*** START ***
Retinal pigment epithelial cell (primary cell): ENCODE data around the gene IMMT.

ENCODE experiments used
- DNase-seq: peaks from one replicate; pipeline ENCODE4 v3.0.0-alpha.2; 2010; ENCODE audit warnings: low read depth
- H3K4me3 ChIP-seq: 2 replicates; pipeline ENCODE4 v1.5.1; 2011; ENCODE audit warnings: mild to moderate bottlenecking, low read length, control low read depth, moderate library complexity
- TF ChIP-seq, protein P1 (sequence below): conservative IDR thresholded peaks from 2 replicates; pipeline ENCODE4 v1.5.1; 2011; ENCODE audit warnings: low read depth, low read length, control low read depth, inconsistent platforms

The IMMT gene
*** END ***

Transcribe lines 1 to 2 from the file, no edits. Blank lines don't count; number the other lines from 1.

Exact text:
Retinal pigment epithelial cell (primary cell): ENCODE data around the gene IMMT.

ENCODE experiments used